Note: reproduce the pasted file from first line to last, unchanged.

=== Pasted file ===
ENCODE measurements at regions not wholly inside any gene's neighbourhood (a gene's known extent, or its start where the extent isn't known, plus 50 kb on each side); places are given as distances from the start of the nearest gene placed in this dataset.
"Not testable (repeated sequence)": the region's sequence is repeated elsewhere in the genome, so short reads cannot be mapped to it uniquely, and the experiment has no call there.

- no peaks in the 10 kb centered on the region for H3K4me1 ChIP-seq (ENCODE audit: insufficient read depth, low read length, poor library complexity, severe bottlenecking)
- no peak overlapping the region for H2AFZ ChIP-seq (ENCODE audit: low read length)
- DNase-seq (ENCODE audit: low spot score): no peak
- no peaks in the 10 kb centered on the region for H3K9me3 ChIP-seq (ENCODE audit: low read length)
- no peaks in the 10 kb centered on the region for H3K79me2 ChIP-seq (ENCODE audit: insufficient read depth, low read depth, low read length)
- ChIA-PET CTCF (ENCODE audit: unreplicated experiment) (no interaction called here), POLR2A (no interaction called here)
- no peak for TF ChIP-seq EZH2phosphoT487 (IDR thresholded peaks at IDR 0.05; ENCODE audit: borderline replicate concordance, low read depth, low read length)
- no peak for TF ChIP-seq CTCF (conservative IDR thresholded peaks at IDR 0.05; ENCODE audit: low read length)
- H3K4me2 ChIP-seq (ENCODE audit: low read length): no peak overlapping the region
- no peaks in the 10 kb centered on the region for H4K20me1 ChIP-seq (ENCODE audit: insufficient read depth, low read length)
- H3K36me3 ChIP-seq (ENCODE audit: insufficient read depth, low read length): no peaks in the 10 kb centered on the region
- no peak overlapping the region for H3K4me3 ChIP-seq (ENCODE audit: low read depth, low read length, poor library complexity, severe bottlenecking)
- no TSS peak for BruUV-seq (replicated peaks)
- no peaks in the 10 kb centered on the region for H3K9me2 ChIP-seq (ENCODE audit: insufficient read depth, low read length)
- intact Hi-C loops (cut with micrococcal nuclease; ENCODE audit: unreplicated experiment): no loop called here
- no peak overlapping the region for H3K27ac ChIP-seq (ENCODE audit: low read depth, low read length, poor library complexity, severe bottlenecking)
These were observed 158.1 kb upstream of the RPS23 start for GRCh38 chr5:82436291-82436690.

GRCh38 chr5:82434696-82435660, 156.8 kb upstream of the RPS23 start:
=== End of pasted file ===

ENCODE measurements at regions not wholly inside any gene's neighbourhood (a gene's known extent, or its start where the extent isn't known, plus 50 kb on each side); places are given as distances from the start of the nearest gene placed in this dataset.
"Not testable (repeated sequence)": the region's sequence is repeated elsewhere in the genome, so short reads cannot be mapped to it uniquely, and the experiment has no call there.

- no peaks in the 10 kb centered on the region for H3K4me1 ChIP-seq (ENCODE audit: insufficient read depth, low read length, poor library complexity, severe bottlenecking)
- no peak overlapping the region for H2AFZ ChIP-seq (ENCODE audit: low read length)
- DNase-seq (ENCODE audit: low spot score): no peak
- no peaks in the 10 kb centered on the region for H3K9me3 ChIP-seq (ENCODE audit: low read length)
- no peaks in the 10 kb centered on the region for H3K79me2 ChIP-seq (ENCODE audit: insufficient read depth, low read depth, low read length)
- ChIA-PET CTCF (ENCODE audit: unreplicated experiment) (no interaction called here), POLR2A (no interaction called here)
- no peak for TF ChIP-seq EZH2phosphoT487 (IDR thresholded peaks at IDR 0.05; ENCODE audit: borderline replicate concordance, low read depth, low read length)
- no peak for TF ChIP-seq CTCF (conservative IDR thresholded peaks at IDR 0.05; ENCODE audit: low read length)
- H3K4me2 ChIP-seq (ENCODE audit: low read length): no peak overlapping the region
- no peaks in the 10 kb centered on the region for H4K20me1 ChIP-seq (ENCODE audit: insufficient read depth, low read length)
- H3K36me3 ChIP-seq (ENCODE audit: insufficient read depth, low read length): no peaks in the 10 kb centered on the region
- no peak overlapping the region for H3K4me3 ChIP-seq (ENCODE audit: low read depth, low read length, poor library complexity, severe bottlenecking)
- no TSS peak for BruUV-seq (replicated peaks)
- no peaks in the 10 kb centered on the region for H3K9me2 ChIP-seq (ENCODE audit: insufficient read depth, low read length)
- intact Hi-C loops (cut with micrococcal nuclease; ENCODE audit: unreplicated experiment): no loop called here
- no peak overlapping the region for H3K27ac ChIP-seq (ENCODE audit: low read depth, low read length, poor library complexity, severe bottlenecking)
These were observed 158.1 kb upstream of the RPS23 start for GRCh38 chr5:82436291-82436690.

GRCh38 chr5:82434696-82435660, 156.8 kb upstream of the RPS23 start: